All you had was prairie. Yah.
What did you uncle and you do at that time to make a place to live?
Well, I don’t know where he got the lumber, but he rounded up a little lumber to build that shack and we had the breaking plow and the team and he broke up a little to make sod and we sodded up the house, it had two windows in it, and we sodded up the house.
Was this a one room sodded shanty?

Yes, it was a one room
Was there a floor in it?
Yes, maybe not, I don’t know. Could have been a ground floor. Then we/he picked out a place there on his gramson?, he picked out a place there he thought he could get water there, it was a little pothole. I guess, Aunt hauled up the dirt, got enough water to get a long with, but it got so it didn’t freeze there. Then there this bachelor, had more than that but he had a shanty there, and we used to go there to get a little water to help out.
Then aunt, she sent me to get some water and I had a pail, I don’t know what kind of pail it was, but I couldn’t get nothing into the pail because the water was low, you know, tip it down, couldn’t get enough in there. So, there was some steps in the corner of that well, it was a square well, they made it square. And so then I didn’t know how to get out, I tried to climb out, I tried to get out but I couldn’t make it. Aunt could see me if she looked out, if she looked out she could see me, it wasn’t so very far, it was just off the claim and on the other fellow’s claim.  So finally she did, look out I guess, she come and she got me, there was a rope on the pail of course and I got a hold of the rope and with her help she pulled me up out of the well. That was one way of getting out! Should have left me in!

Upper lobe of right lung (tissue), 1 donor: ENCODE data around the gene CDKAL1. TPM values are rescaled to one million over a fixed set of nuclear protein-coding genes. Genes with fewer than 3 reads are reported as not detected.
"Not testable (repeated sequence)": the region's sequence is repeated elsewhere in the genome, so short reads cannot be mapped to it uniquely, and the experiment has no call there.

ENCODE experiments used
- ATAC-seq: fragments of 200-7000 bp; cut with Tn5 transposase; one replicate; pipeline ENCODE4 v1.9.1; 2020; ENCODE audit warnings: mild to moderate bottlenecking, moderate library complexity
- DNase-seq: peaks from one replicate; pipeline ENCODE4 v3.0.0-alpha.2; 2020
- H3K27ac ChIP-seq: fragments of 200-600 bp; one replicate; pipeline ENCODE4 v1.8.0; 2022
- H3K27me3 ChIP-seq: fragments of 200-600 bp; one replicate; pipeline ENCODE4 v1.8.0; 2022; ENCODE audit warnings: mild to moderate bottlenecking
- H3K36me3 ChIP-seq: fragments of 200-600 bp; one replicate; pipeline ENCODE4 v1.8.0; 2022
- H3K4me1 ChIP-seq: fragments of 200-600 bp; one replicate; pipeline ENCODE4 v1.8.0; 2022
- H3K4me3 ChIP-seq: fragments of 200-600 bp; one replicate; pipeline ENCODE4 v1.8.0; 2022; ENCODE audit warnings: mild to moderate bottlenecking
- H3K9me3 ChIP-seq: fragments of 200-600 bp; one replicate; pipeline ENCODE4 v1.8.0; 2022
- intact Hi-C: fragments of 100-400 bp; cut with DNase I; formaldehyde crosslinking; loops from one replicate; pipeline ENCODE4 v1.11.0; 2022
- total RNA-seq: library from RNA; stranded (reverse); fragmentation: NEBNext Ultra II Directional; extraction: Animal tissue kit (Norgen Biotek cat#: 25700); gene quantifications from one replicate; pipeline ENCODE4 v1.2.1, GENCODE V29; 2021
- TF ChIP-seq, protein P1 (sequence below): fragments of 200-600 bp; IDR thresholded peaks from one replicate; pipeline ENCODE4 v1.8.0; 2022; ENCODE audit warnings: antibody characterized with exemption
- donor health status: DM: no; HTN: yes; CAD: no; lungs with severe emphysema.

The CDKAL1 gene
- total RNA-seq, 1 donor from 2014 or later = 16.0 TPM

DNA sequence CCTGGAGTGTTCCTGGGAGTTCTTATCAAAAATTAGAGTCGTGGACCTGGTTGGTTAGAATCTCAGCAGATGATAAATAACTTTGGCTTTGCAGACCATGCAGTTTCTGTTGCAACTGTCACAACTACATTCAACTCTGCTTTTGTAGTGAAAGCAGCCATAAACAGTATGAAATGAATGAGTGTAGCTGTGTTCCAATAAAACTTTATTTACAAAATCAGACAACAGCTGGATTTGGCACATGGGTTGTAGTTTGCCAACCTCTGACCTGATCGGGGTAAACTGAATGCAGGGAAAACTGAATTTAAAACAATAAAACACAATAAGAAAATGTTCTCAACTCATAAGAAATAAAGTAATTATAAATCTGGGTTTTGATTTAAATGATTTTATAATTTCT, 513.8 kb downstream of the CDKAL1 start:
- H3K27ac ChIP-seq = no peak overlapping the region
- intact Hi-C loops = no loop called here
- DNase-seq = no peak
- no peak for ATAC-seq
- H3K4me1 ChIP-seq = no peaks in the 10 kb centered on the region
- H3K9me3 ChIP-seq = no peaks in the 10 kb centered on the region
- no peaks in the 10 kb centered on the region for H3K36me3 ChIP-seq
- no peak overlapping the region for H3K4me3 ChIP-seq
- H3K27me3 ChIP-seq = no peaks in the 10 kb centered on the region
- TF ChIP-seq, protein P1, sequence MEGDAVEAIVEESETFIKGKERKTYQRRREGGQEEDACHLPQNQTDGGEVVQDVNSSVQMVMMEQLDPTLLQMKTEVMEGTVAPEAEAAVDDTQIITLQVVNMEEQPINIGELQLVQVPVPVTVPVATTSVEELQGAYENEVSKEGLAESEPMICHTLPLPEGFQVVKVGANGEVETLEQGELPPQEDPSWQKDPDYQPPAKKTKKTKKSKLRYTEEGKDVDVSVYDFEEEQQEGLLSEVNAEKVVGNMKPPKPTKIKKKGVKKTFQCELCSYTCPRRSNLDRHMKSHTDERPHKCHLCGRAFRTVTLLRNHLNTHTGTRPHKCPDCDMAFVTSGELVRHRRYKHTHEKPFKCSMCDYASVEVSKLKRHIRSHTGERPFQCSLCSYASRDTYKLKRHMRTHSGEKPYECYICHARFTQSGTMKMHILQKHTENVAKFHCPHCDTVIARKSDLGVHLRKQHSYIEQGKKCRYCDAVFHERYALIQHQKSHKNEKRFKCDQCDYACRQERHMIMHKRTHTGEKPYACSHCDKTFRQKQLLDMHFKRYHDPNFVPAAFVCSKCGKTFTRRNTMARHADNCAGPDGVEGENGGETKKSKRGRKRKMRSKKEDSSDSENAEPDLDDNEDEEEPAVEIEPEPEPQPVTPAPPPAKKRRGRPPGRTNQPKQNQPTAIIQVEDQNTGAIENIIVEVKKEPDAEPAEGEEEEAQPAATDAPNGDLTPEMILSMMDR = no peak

Your Uncle homesteaded this land, is that not true?
How much land was it?
160 acres
Did you build a barn?

Yes, we built a sod barn.
You had a team of horses and one cow.
What time of year did you arrive there? Was it spring or in the summer?
It was summer yet, it was warm yet, see.
Were you able to put in any crop that year?
What did you live on that winter, or did your uncle have money?
They had a little money, I don’t know how much, but……
In those days too, what did you use for fuel during the winter?.
They burned hay and buffalo chips, we called them, they were real buffalo chips though then, we could see the trails then, and people that had went through on the wagon train. We/ I don’t know what we did, we didn’t have much to eat, we had milk soup, as long as the cow lasted. She used to take and, we had bread, she baked some bread, I think she did, seems like we must have had some bread. Then from that time on she made this here soup, the same as you would have made milk soup, you’d take flour like